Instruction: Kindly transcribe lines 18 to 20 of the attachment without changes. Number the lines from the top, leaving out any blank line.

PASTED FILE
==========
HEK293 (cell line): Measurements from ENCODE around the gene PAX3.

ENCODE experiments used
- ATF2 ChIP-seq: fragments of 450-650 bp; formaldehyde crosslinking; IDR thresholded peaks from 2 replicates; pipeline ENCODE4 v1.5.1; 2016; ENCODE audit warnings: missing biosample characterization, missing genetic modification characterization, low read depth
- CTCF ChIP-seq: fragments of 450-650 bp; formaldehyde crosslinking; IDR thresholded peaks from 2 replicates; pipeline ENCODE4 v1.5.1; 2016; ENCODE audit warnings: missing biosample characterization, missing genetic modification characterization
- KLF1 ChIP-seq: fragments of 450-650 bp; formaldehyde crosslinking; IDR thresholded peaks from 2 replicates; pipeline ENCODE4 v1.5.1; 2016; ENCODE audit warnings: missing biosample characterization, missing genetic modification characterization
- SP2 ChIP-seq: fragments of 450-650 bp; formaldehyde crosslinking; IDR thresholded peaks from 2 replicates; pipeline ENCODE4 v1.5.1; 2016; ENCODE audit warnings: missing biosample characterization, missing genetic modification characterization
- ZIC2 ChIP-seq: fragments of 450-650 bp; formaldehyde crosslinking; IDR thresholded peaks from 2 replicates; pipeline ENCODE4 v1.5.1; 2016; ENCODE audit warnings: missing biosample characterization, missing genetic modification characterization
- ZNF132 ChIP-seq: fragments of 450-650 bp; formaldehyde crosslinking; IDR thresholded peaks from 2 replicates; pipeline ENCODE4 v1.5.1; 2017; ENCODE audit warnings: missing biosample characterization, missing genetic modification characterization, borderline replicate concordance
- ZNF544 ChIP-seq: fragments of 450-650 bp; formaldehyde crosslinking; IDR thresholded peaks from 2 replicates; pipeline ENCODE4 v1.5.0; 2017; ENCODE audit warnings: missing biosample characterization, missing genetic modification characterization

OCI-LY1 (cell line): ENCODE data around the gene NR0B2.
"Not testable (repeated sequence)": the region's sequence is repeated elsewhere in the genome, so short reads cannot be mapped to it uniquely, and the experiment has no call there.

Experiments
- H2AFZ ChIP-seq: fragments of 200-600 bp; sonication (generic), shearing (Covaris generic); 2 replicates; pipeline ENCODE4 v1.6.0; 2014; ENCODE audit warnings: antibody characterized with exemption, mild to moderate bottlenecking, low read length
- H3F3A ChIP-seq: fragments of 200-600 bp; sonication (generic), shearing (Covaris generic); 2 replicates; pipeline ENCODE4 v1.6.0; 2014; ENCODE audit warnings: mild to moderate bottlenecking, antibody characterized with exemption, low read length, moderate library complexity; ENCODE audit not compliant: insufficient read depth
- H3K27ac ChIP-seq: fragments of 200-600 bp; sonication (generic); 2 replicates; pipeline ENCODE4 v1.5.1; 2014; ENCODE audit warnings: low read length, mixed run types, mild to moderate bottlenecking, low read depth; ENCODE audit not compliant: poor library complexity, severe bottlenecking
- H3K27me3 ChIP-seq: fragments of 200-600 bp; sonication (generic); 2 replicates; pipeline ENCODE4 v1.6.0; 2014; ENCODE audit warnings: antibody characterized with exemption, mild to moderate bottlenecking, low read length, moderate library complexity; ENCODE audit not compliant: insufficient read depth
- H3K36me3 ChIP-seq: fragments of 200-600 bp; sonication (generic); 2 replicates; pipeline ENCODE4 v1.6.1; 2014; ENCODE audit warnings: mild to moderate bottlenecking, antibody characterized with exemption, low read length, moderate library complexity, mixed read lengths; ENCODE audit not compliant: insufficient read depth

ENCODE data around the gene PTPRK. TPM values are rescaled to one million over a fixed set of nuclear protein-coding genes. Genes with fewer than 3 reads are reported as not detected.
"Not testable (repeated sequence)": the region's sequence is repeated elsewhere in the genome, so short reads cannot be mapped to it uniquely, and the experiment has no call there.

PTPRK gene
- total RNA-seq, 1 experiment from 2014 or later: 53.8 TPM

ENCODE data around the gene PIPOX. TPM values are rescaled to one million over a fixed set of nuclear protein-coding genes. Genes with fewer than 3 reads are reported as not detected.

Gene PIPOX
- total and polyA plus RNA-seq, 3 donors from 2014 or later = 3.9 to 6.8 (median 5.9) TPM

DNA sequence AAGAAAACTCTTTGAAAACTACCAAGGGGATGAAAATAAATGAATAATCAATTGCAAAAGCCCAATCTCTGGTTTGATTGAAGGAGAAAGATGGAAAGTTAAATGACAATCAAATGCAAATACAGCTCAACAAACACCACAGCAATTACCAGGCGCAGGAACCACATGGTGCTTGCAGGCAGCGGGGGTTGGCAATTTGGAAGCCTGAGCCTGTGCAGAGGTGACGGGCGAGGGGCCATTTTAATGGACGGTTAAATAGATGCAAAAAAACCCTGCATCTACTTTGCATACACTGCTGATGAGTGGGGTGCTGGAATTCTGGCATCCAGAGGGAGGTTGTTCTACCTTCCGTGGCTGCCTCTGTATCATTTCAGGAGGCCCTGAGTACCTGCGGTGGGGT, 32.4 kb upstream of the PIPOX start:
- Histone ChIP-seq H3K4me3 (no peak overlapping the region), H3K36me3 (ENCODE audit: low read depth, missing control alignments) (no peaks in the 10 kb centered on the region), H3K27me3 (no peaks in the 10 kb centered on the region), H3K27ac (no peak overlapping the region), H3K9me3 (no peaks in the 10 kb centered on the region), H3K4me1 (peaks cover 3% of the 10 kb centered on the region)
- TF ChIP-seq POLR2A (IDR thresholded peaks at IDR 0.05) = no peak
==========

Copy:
ENCODE data around the gene PTPRK. TPM values are rescaled to one million over a fixed set of nuclear protein-coding genes. Genes with fewer than 3 reads are reported as not detected.
"Not testable (repeated sequence)": the region's sequence is repeated elsewhere in the genome, so short reads cannot be mapped to it uniquely, and the experiment has no call there.

PTPRK gene